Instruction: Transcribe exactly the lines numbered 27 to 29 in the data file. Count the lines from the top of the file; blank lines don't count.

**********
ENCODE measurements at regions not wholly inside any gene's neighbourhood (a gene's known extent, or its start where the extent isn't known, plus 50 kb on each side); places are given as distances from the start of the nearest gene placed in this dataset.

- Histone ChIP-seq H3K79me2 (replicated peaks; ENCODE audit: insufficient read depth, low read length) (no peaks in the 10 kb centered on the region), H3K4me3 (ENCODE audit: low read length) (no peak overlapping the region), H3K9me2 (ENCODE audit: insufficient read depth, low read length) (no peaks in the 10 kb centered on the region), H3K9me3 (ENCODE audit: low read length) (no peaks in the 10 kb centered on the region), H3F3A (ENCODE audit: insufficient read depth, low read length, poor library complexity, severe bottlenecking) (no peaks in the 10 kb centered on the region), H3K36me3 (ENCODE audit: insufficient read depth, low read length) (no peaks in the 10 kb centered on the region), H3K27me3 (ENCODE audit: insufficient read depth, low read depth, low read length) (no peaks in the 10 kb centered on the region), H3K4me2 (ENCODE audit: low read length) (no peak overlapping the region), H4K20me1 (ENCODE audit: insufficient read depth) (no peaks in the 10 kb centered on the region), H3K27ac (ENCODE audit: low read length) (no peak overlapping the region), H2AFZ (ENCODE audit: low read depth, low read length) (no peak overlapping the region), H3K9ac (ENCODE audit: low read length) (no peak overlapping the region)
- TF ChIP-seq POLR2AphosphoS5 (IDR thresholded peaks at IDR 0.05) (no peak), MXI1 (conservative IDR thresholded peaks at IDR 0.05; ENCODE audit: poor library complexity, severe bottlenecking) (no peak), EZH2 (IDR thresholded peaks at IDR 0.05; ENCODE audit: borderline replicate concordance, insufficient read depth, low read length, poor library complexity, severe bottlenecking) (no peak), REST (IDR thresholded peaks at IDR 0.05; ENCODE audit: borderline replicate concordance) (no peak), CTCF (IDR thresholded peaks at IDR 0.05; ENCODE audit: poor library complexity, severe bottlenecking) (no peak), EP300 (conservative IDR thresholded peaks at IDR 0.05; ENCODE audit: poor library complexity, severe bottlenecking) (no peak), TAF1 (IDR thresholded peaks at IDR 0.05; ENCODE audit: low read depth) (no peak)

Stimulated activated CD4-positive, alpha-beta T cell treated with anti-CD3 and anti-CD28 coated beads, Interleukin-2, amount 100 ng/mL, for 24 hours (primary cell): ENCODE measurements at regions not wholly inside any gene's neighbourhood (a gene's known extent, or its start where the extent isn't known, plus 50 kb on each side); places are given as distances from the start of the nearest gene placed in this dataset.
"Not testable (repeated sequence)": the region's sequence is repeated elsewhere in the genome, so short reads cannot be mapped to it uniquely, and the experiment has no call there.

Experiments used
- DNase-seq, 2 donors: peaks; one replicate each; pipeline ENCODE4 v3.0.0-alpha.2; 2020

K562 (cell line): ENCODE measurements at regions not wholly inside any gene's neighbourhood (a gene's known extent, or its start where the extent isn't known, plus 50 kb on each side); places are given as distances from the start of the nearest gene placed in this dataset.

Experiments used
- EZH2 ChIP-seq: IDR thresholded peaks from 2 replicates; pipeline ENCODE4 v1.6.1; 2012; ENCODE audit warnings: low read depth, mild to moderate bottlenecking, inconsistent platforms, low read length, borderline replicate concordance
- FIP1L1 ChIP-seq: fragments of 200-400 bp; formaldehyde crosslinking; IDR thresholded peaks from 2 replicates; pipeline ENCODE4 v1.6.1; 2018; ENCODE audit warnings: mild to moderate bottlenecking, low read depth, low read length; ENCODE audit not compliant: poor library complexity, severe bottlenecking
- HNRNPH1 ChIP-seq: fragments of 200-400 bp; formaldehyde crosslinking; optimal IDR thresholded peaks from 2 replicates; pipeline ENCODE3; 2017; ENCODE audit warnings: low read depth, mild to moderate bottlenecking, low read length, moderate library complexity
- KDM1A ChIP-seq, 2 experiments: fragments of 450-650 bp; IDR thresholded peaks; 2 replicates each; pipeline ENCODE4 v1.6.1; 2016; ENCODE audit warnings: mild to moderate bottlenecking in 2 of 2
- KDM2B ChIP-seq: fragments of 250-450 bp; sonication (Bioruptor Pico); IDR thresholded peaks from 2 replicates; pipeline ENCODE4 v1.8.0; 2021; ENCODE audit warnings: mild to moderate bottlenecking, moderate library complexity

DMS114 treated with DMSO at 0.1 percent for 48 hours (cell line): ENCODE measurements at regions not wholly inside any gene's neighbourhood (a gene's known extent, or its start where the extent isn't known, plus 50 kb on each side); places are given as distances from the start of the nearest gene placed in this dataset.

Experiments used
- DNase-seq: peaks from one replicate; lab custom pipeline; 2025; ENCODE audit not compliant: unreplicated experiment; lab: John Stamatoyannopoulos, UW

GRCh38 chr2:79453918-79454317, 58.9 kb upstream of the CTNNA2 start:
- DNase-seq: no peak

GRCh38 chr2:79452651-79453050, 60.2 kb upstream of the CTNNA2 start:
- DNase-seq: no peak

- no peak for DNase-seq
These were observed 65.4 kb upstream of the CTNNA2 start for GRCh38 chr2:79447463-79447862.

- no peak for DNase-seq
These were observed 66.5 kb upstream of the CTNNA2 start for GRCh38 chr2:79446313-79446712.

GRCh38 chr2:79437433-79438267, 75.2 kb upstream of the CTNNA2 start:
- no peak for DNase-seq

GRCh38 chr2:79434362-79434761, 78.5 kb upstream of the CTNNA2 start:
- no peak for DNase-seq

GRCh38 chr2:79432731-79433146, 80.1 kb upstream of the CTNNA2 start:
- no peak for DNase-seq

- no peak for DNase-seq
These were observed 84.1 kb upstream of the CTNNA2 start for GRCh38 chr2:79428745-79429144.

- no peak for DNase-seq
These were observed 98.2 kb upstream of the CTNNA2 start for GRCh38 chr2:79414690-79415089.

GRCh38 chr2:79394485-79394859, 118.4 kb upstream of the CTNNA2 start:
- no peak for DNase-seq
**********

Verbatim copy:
- no peak for DNase-seq

GRCh38 chr2:79434362-79434761, 78.5 kb upstream of the CTNNA2 start:
- no peak for DNase-seq